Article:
Health Law Scan

Legal Insights and Perspectives for the Healthcare Industry

The Health Care Fraud and Abuse Control Program (HCFAC), an annual report jointly issued by the US Department of Justice (DOJ) and Department of Health and Human Services (HHS), can be helpful in predicting DOJ and HHS priorities for the coming year. In the FY 2022 HCFAC, DOJ and HHS not only highlighted a series of fraud and abuse enforcement wins, but also indicated increased activity by and with the US Food and Drug Administration (FDA) and the DOJ Consumer Protection Branch (CPB). This increase in activity from these regulatory agencies should be of interest to stakeholders in the pharmaceutical and medical device sectors.

HCFAC Background and Purpose

The Health Insurance Portability and Accountability Act of 1996 (HIPAA) established the HCFAC in an effort to coordinate federal, state, and local law enforcement with respect to healthcare fraud and abuse enforcement activities. The HCFAC provides a SportsCenter Top 10–esque list of DOJ and HHS’s enforcement highlights over the previous fiscal year. It also lays out the total recoveries and expenditures undertaken as part of the US government’s ongoing efforts fighting healthcare fraud and abuse.

The enforcement accomplishments highlighted by DOJ and HHS were expected: COVID-19–related fraud, opioids, and telehealth (with an unsurprising deep dive into Operation “Brace Yourself”) are all heavily featured, mirroring the public enforcement priorities touted by DOJ and HHS representatives now for years post-pandemic.

The report lays bare, however, the impact of the pandemic on not only healthcare-related enforcement activities but also the targets of such enforcement efforts. Specifically, the HCFAC’s return-on-investment metrics indicate that DOJ and HHS are looking at lower-dollar targets.

DOJ and HHS’s return on investment for enforcement-related expenditures dropped from $4 to $2 for every dollar spent, reflecting the lingering financial impacts still affecting the healthcare and life science industries and suggesting that DOJ is undertaking enforcement actions against a higher variety of providers.

HCFAC Identifies Uptick in FDA Enforcement Funding

Beyond these highlights, the HCFAC also noted certain seemingly strategic increases in funding from FY 2021 to 2022 for various HHS agencies. A funding increase that should pique the interest of stakeholders in the pharmaceutical and medical device sectors, specifically, is for the FDA’s Pharmaceutical Fraud Program (PFP).

Led by the FDA’s Office of Criminal Investigations and Office of the General Counsel Food and Drug Division, the PFP’s purpose is to investigate, prosecute, and prevent pharmaceutical, biologic, and medical device fraud under the Federal Food, Drug, and Cosmetic Act (FFDCA) and other statutes. In FY 2022, the PFP opened 16 investigations involving allegations of fraudulent new drug applications, violations of current good manufacturing practices, clinical trial fraud, and fraudulent marketing schemes.

From FY 2021 to 2022, the mandatory allocation of HCFAC funding to the PFP nearly doubled to just under $12 million. While the number of investigations opened by the PFP did not experience a corresponding increase (16 compared to 15 in FY 2021), the increased funding shows strong support for rigorous and thorough PFP enforcement efforts. It is likely that this additional funding will result in increased scrutiny and investigations in FY 2023.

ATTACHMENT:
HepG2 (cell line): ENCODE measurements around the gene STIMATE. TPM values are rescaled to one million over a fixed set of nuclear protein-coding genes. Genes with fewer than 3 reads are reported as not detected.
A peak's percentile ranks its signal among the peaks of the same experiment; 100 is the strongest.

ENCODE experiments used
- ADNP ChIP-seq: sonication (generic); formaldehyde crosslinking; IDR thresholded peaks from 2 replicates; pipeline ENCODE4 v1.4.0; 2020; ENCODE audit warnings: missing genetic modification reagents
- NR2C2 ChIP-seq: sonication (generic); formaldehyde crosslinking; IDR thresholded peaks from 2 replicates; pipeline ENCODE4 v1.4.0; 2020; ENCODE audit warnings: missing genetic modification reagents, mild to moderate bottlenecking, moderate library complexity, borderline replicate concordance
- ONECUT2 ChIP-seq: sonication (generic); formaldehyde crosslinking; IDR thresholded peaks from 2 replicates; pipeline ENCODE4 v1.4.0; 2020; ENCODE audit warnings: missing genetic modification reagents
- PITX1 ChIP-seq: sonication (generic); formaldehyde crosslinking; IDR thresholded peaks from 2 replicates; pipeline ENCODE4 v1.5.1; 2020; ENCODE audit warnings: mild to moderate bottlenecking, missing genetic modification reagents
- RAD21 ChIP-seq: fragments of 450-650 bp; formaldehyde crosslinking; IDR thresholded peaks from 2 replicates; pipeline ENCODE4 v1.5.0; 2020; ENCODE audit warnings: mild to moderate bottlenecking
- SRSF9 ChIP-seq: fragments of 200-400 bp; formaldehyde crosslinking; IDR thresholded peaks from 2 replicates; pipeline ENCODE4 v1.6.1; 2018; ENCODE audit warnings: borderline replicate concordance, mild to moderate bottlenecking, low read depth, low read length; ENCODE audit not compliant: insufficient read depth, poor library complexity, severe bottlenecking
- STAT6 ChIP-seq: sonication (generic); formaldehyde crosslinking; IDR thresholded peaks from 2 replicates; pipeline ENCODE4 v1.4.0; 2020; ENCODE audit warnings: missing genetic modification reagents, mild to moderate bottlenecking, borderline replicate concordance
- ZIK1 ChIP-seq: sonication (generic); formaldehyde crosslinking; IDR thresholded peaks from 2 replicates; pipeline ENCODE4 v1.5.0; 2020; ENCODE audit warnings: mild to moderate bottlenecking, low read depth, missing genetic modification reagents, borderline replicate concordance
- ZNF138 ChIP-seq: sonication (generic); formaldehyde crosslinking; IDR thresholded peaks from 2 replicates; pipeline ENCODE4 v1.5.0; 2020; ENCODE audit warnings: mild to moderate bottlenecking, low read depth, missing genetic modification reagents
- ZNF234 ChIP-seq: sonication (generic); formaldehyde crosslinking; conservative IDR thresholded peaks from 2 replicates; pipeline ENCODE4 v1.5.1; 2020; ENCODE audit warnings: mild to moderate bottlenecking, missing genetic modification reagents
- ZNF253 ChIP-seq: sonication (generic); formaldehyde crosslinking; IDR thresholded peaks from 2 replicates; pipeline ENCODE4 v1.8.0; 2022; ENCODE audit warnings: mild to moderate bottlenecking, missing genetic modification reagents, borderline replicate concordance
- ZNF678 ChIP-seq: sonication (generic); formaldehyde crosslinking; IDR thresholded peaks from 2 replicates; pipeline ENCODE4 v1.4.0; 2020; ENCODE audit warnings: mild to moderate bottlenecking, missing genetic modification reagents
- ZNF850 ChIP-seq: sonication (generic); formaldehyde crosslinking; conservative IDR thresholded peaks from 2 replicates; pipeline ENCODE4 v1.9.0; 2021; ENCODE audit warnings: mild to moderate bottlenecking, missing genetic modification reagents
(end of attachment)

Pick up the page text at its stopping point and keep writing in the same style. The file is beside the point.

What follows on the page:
Evolving Enforcement Avenues

The increased funding for the PFP may signal that the HCFAC is beginning to widen the government’s avenues to prosecute healthcare fraud and abuse matters. Traditional enforcement methods have seen a drastic decrease in recoveries post-pandemic, specifically a decrease of more than $3 billion in False Claims Act (FCA) recoveries from FY 2021 to 2022.

Another section of the HCFAC suggests that the CPB is becoming a driving force behind similar FFDCA-related and other consumer fraud investigations and prosecutions. The report provides that the CPB nearly tripled its efforts in response to consumer fraud–related enforcement from 23,000 hours in FY 2021 to nearly 65,000 hours in FY 2022. While DOJ enforcement under the FCA may always be the “Batman” of healthcare fraud and abuse enforcement, the PFP and CPB appear to be positioned as formidable “Robins,” specifically to those companies in the pharmaceutical and medical device sectors.

Coupled with OIG’s ongoing fraud and abuse investigational and auditing activity, federal agency enforcement remains robust. The invigorated CPB enforcement activity dovetails with Deputy Assistant Attorney General for the CPB Arun Rao’s recent comments announcing the CPB’s own M&A safe harbor policy.

Key Takeaways

The HCFAC report demonstrates that DOJ and FDA may be broadening their enforcement avenues given the recent decline in historically robust fraud and abuse tools such as the FCA. Healthcare stakeholders should note the bolstered funding for the PFP and CPB’s increased efforts related to public health and safety and consider taking proactive steps to ensure regulatory compliance. Providers, suppliers, and manufacturers should heed the indications of the FY 2022 HCFAC report when undertaking compliance-related activities.

For any questions on the HCFAC, healthcare enforcement trends in 2024, or responding to an FCA, CPB, or PFP matter, please contact the authors.